Extension cords are a convenient way to supply power for tools and devices on a temporary basis. They are also the leading cause of electrical fires, and can cause injury and even death if used improperly.
It is estimated that 3,000 residential fires originate from extension cords each year, and 300 people are killed or injured. More than half of the injuries involve fractures, lacerations, contusions, and sprains caused by tripping over cords. A person is electrocuted in the home every 36 hours, and electrocuted in the workplace every 24 hours. Electrocution ranks as the fourth highest cause of industrial fatalities. Deaths from 120 volts represents 12 percent of overall electrocutions.
Continued use can cause cord insulation to deteriorate rapidly, creating shock and fire hazards. Some basic extension cord safety practices include:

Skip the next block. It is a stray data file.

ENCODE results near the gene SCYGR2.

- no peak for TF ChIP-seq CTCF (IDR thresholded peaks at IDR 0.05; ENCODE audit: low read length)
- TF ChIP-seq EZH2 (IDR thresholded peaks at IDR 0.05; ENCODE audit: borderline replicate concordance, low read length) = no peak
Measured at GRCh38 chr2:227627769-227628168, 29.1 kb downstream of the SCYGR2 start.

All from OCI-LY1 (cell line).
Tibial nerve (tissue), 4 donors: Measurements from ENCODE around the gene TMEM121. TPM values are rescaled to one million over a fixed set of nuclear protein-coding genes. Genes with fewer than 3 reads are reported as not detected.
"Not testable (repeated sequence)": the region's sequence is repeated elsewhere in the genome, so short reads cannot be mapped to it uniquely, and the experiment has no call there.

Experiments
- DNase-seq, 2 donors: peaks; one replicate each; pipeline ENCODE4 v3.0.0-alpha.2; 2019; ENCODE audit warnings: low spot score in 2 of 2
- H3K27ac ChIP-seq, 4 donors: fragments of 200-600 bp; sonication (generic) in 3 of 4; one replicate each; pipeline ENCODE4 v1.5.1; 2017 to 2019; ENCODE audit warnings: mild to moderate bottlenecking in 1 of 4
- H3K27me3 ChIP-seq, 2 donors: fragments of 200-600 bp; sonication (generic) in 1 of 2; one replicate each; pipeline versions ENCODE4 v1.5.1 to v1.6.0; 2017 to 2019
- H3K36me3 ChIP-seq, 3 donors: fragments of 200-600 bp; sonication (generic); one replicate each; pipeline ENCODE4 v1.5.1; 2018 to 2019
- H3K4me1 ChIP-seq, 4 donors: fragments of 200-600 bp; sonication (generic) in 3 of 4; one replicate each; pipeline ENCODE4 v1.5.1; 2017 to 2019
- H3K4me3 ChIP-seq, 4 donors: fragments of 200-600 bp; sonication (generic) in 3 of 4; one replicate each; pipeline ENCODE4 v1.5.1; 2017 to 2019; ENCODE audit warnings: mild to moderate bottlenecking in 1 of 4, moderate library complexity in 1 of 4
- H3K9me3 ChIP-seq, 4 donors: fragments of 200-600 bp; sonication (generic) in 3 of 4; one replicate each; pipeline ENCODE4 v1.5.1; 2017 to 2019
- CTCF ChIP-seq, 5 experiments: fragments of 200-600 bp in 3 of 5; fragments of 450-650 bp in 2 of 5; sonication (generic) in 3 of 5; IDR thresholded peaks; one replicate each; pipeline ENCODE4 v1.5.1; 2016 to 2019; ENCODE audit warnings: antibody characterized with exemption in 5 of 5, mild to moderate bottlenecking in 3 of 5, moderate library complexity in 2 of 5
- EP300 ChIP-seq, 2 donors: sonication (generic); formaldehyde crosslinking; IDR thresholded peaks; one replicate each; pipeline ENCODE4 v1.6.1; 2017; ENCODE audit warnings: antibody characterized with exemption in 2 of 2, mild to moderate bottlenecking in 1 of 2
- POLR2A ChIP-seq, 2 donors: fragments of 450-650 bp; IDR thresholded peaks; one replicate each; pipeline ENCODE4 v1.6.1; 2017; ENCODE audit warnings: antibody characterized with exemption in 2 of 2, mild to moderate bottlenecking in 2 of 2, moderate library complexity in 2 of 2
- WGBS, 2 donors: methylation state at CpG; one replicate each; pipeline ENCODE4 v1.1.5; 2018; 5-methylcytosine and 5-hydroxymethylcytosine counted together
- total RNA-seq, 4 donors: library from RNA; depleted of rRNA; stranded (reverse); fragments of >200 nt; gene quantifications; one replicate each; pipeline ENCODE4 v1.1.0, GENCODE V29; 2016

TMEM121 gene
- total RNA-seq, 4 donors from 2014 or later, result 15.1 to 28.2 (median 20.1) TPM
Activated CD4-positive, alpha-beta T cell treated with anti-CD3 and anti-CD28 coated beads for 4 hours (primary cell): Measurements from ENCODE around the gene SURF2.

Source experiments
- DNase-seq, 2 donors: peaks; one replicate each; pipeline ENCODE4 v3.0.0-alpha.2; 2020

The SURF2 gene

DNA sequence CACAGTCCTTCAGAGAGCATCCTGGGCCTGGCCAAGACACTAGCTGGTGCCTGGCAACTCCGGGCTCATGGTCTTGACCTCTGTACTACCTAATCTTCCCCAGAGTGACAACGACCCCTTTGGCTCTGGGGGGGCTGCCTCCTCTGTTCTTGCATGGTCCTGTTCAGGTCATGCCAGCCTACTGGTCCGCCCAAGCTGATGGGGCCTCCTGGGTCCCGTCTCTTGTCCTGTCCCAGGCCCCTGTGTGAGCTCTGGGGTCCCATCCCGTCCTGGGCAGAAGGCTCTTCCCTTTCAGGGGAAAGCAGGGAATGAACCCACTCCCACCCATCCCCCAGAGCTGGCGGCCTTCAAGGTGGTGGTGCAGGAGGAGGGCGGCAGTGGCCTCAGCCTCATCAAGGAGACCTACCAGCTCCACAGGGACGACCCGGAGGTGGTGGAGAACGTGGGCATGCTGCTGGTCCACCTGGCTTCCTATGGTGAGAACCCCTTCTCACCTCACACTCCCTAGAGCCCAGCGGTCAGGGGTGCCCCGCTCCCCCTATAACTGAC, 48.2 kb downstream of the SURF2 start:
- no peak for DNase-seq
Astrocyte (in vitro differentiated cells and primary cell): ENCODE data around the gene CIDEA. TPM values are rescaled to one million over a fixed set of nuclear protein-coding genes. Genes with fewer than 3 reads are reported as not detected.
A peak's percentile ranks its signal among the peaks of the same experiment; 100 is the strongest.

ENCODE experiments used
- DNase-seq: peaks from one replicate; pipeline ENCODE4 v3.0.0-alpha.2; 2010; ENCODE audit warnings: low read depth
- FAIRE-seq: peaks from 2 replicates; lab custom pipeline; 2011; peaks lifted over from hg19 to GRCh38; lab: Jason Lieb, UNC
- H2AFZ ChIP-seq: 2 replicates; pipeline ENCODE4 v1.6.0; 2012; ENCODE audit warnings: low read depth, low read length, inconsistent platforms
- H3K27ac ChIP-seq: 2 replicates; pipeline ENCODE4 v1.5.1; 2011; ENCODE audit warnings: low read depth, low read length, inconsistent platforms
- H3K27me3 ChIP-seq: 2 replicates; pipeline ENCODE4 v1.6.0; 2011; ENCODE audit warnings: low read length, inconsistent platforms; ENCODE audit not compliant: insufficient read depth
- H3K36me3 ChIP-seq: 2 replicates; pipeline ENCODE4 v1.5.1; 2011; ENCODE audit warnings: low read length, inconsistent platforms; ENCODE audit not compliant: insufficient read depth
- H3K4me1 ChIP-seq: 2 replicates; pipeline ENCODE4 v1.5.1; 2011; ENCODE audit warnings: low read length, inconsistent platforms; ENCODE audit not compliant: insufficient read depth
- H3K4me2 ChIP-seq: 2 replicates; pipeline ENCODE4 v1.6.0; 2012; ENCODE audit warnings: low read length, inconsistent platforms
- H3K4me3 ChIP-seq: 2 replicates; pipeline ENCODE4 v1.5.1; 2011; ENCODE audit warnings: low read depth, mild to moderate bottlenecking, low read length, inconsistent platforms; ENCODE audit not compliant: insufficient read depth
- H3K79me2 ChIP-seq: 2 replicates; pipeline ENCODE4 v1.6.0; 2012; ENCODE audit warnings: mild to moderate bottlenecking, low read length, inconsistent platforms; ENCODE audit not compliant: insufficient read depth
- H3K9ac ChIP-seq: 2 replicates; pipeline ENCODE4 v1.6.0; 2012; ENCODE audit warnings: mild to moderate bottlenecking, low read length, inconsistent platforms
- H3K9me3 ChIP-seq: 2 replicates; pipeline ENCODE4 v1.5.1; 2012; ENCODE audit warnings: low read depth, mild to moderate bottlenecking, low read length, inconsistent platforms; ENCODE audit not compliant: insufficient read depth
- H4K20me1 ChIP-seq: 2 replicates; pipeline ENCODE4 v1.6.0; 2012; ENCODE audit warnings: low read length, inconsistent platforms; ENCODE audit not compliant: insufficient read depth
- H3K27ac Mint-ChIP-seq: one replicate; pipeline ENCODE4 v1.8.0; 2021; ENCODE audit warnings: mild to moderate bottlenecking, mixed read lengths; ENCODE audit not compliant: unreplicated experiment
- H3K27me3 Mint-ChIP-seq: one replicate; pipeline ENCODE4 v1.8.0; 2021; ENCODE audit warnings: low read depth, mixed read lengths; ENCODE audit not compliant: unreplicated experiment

- Inspect the cord for damage prior to each usage. Throw it away if it’s damaged.
- Do not run cords through walls or ceilings as they can overheat.
- Keep extension cords out of high traffic areas where they become tripping hazards.
- Insert plugs fully so that no part of the prong is exposed.
- Do not staple/nail extension cords to walls or baseboards.
- Ensure extension cords are UL, CSA, or ETL certified.
- Read and follow manufacturers’ labels and instructions.
- Discontinue use of any cord that feels hot.
- Make sure extension cords are properly rated for their intended use, whether it’s indoor or outdoor.
Some simple precautions can help keep you safe when using extension cords. Watch our electrical safety video above for more safety tips!
Statistics courtesy of the Consumer Product Safety Commission.